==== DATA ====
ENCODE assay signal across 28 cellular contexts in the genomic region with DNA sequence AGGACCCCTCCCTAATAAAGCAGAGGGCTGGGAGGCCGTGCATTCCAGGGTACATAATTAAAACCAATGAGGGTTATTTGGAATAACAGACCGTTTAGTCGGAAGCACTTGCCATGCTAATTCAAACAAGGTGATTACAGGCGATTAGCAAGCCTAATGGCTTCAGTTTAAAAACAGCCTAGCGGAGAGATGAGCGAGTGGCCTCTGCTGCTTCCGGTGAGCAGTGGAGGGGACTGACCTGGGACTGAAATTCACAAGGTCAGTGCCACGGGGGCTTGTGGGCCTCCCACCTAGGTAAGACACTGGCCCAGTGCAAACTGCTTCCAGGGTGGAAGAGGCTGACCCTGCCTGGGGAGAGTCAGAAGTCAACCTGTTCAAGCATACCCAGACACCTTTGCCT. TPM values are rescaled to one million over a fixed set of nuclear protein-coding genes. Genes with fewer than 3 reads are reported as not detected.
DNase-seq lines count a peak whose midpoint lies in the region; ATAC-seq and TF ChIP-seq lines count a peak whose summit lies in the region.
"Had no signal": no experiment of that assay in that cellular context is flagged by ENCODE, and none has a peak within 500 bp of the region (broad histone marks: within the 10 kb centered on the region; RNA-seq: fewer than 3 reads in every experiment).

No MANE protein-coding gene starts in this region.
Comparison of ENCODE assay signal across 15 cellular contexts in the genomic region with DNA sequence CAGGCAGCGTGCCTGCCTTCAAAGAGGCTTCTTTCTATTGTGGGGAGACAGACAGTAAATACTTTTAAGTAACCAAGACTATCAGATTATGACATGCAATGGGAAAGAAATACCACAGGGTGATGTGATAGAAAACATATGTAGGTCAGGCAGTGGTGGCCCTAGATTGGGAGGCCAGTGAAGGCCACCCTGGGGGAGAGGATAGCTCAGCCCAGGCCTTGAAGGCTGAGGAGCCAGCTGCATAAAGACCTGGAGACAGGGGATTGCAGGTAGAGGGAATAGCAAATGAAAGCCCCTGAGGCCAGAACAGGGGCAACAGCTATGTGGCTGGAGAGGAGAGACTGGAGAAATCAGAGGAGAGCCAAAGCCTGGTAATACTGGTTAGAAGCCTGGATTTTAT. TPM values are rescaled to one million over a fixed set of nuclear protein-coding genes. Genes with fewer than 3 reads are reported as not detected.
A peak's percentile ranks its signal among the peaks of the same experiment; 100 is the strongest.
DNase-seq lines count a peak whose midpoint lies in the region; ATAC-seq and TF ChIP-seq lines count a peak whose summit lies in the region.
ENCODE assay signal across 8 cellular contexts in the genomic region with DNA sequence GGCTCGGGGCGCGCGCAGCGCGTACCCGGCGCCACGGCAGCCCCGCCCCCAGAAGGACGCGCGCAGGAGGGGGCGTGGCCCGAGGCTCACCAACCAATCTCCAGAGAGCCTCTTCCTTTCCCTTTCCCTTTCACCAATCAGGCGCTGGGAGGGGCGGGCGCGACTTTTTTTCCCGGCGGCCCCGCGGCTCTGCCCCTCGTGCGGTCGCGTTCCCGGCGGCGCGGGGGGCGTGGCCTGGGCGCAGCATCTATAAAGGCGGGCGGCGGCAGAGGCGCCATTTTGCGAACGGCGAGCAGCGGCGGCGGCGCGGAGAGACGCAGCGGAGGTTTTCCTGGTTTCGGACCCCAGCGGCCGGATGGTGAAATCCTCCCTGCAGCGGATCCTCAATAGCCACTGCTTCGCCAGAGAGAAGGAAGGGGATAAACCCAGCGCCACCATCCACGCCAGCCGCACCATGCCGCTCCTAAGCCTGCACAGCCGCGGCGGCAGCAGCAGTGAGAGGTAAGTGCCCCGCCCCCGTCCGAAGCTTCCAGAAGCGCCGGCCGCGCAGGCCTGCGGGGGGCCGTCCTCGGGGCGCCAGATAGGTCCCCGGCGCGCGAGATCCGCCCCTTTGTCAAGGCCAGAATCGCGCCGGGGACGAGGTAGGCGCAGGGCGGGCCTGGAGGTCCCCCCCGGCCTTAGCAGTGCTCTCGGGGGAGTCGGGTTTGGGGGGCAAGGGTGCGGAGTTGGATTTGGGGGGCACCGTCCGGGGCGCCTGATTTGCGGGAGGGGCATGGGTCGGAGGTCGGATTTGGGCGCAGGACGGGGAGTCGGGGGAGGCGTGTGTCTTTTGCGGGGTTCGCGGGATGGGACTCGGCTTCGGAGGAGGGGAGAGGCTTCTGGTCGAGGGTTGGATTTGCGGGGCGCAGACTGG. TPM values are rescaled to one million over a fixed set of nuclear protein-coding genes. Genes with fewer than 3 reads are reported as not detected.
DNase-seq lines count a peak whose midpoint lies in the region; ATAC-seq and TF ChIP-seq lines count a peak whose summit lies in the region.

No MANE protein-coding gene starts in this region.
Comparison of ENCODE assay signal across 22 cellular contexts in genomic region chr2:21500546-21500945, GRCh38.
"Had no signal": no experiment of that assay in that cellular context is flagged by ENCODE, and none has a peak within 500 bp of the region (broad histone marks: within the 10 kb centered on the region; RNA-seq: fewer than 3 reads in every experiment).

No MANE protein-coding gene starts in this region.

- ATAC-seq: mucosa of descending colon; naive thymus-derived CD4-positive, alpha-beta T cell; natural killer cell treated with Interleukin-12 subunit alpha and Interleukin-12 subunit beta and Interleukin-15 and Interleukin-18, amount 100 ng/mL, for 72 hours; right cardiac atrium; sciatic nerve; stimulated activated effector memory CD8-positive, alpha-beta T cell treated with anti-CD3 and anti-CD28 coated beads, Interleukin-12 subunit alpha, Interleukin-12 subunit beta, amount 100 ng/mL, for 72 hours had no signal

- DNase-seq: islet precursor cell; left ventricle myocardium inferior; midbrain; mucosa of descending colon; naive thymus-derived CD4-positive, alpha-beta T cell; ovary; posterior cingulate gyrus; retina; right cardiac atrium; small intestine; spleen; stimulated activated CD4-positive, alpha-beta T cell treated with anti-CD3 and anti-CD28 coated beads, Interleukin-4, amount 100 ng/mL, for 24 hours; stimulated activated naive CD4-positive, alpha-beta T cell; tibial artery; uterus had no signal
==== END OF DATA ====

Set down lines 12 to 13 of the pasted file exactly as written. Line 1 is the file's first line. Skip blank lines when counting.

"Had no signal": no experiment of that assay in that cellular context is flagged by ENCODE, and none has a peak within 500 bp of the region (broad histone marks: within the 10 kb centered on the region; RNA-seq: fewer than 3 reads in every experiment).

No MANE protein-coding gene starts in this region.